Taking the nuclear chromosomes of a woman carrying a mutation in her mitochondrial DNA and placing them in a donor human egg could allow her to have children that do not inherit the defective mitochondria, according to a report out today (October 24) in Nature. The technique can generate apparently normal human embryos containing less than 1 percent of the mother’s mitochondrial DNA.
“It is very exciting,” said Marni Falk, a pediatrician specializing in mitochondrial diseases at the Children’s Hospital of Philadelphia, who did not participate in the study. “The idea that you can do [chromosome] transfer to really effectively reduce the mitochondrial DNA load of the affected mother is remarkable.”
While, each human cell generally contains just one set of 46 chromosomes in its nucleus, it may contain thousands, even tens of thousands, of copies of the tiny chromosome present in each mitochondrion—the cell’s energy factories. Mitochondria are abundant in tissues with high energy demands, such as muscle and the brain. Mutated mitochondrial DNA, if present in enough copies, can cause a variety of neuromuscular symptoms such as fatigue, migraine, vision loss, muscle weakness, heart problems, and exercise intolerance.
Mitochondrial DNA is passed on to offspring via the mother’s egg. If a woman knows she has mutant mitochondrial DNA—because she suffers from a mitochondrial disease herself, for example—she would want to prevent its transmission to her children. But fixing hundreds of thousands of mutations—the egg can contain up to 500,000 mitochondria—would be an insurmountable task. Shoukhrat Mitalipov, a reproductive and developmental biologist at the Oregon Health and Science University, has therefore come up with a different solution—transferring the mother’s nuclear chromosomes to a new egg whose own nuclear chromosomes have been removed. “This makes an egg that contains all the nuclear DNA from a patient but mitochondrial DNA from an egg donor,” explained Mitalipov.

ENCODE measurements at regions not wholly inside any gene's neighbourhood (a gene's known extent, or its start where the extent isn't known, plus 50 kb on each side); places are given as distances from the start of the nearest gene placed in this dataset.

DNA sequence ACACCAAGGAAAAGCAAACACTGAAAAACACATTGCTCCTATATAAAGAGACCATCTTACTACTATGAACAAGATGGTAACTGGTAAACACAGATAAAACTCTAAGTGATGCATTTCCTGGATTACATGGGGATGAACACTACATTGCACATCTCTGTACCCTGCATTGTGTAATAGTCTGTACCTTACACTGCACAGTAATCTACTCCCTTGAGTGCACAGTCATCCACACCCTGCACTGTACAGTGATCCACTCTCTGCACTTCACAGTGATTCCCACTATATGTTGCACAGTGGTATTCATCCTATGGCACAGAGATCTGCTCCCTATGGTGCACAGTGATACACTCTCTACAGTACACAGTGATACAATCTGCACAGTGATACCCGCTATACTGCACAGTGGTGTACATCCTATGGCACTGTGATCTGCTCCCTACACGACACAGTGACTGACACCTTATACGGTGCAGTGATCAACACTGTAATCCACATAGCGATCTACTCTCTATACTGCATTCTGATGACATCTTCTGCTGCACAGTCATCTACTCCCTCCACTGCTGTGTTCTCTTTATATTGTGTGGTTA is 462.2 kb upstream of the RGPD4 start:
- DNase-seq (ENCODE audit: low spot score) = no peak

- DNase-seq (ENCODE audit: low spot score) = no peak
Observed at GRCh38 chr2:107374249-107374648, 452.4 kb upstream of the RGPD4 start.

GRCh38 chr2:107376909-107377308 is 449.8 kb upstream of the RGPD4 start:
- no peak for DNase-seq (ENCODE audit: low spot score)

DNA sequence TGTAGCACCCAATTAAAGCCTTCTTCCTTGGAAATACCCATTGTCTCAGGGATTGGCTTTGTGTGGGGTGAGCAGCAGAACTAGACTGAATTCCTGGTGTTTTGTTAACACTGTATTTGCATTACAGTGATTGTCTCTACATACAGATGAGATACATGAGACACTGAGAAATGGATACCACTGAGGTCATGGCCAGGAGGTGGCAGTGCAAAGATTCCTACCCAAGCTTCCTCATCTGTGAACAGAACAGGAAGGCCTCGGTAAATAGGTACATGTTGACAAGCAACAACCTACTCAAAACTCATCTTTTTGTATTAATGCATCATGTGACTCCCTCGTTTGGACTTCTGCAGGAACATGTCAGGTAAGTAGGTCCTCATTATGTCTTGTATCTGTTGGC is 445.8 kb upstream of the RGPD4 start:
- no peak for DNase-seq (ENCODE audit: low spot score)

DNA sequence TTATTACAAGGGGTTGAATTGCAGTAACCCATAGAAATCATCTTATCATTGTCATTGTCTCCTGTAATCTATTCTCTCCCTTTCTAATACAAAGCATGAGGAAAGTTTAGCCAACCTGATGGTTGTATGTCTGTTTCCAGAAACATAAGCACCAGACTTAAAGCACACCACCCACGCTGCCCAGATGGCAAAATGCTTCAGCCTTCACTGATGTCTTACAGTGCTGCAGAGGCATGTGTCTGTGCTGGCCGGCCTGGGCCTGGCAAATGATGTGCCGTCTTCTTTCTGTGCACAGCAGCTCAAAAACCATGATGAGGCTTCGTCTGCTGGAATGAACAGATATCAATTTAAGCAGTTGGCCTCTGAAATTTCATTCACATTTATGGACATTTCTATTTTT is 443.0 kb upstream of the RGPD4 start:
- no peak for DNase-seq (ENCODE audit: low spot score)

Three years ago, Mitalipov’s team achieved precisely this feat in macaque monkeys. “And this time we showed that the procedure works well with human oocytes,” he said. The researchers were unable to achieve a 100 percent success rate as they did with the monkeys, however. “From ten [monkey] eggs we could make ten healthy embryos,” Mitalipov said. But only about half of the chromosome-transferred human eggs were capable of normal fertilization.
But those eggs that fertilized normally continued to develop into apparently normal blastocyst-stage embryos. “So this is probably still acceptable,” said Mitalipov, and “is good enough as is to proceed with clinical trials. . . . We estimate that we would still have enough good quality healthy embryos to generate pregnancy with one cycle [of in vitro fertilization].”
Part of Mitalipov’s assuredness comes from the fact that the monkey embryos he and his team created by the same technique 3 years ago have since developed into healthy offspring. “That is very encouraging,” said Jo Poulton, professor of mitochondrial genetics at the John Radcliffe Hospital in Oxford, UK, who was not involved in the study.
Poulton suggested caution, however. “At the moment safer alternatives exist for most affected families.” For example, she said, many patients opt for whole egg donation. “The mother may not be the genetic mother, but she’s still the biological mother because she carries the embryo in her uterus. That’s an acceptable alternative for the vast majority of people.”
And for those women not happy having a genetically unrelated child, Poulton questioned whether they would turn to such a novel technique. “If it was me I would be extremely cautious about volunteering to be first.”
But Falk disagrees. “It would be a positive intervention . . . and I think there will be a large uptake,” she said. ”Parents really want to have their own genetic kids.”
M. Tachibana et al., “Towards germline gene therapy of inherited mitochondrial diseases,” Nature, doi: 10.1038/nature11647, 2012.